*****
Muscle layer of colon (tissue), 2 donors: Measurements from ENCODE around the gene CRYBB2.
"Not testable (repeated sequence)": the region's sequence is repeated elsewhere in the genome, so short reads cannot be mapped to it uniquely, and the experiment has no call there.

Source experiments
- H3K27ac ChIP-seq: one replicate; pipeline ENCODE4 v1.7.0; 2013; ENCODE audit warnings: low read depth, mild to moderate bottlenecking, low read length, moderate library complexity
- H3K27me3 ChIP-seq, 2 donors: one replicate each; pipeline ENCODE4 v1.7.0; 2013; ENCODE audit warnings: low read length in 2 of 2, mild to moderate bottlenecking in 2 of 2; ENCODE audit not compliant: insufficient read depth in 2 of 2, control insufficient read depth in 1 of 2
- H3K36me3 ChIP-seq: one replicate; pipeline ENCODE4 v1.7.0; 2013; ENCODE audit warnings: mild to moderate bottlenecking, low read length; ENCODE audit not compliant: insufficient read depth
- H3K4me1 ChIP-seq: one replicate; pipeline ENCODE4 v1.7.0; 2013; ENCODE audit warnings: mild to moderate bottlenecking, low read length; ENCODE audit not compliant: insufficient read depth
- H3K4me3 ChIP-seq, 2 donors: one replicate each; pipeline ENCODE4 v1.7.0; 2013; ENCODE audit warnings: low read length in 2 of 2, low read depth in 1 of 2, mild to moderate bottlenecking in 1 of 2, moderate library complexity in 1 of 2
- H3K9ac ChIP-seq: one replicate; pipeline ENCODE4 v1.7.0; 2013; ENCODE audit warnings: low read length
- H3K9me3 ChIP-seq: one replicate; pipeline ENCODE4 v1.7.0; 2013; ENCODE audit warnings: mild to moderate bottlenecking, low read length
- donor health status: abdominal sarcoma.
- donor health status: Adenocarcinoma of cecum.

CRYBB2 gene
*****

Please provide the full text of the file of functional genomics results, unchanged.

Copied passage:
Muscle layer of colon (tissue), 2 donors: Measurements from ENCODE around the gene CRYBB2.
"Not testable (repeated sequence)": the region's sequence is repeated elsewhere in the genome, so short reads cannot be mapped to it uniquely, and the experiment has no call there.

Source experiments
- H3K27ac ChIP-seq: one replicate; pipeline ENCODE4 v1.7.0; 2013; ENCODE audit warnings: low read depth, mild to moderate bottlenecking, low read length, moderate library complexity
- H3K27me3 ChIP-seq, 2 donors: one replicate each; pipeline ENCODE4 v1.7.0; 2013; ENCODE audit warnings: low read length in 2 of 2, mild to moderate bottlenecking in 2 of 2; ENCODE audit not compliant: insufficient read depth in 2 of 2, control insufficient read depth in 1 of 2
- H3K36me3 ChIP-seq: one replicate; pipeline ENCODE4 v1.7.0; 2013; ENCODE audit warnings: mild to moderate bottlenecking, low read length; ENCODE audit not compliant: insufficient read depth
- H3K4me1 ChIP-seq: one replicate; pipeline ENCODE4 v1.7.0; 2013; ENCODE audit warnings: mild to moderate bottlenecking, low read length; ENCODE audit not compliant: insufficient read depth
- H3K4me3 ChIP-seq, 2 donors: one replicate each; pipeline ENCODE4 v1.7.0; 2013; ENCODE audit warnings: low read length in 2 of 2, low read depth in 1 of 2, mild to moderate bottlenecking in 1 of 2, moderate library complexity in 1 of 2
- H3K9ac ChIP-seq: one replicate; pipeline ENCODE4 v1.7.0; 2013; ENCODE audit warnings: low read length
- H3K9me3 ChIP-seq: one replicate; pipeline ENCODE4 v1.7.0; 2013; ENCODE audit warnings: mild to moderate bottlenecking, low read length
- donor health status: abdominal sarcoma.
- donor health status: Adenocarcinoma of cecum.

CRYBB2 gene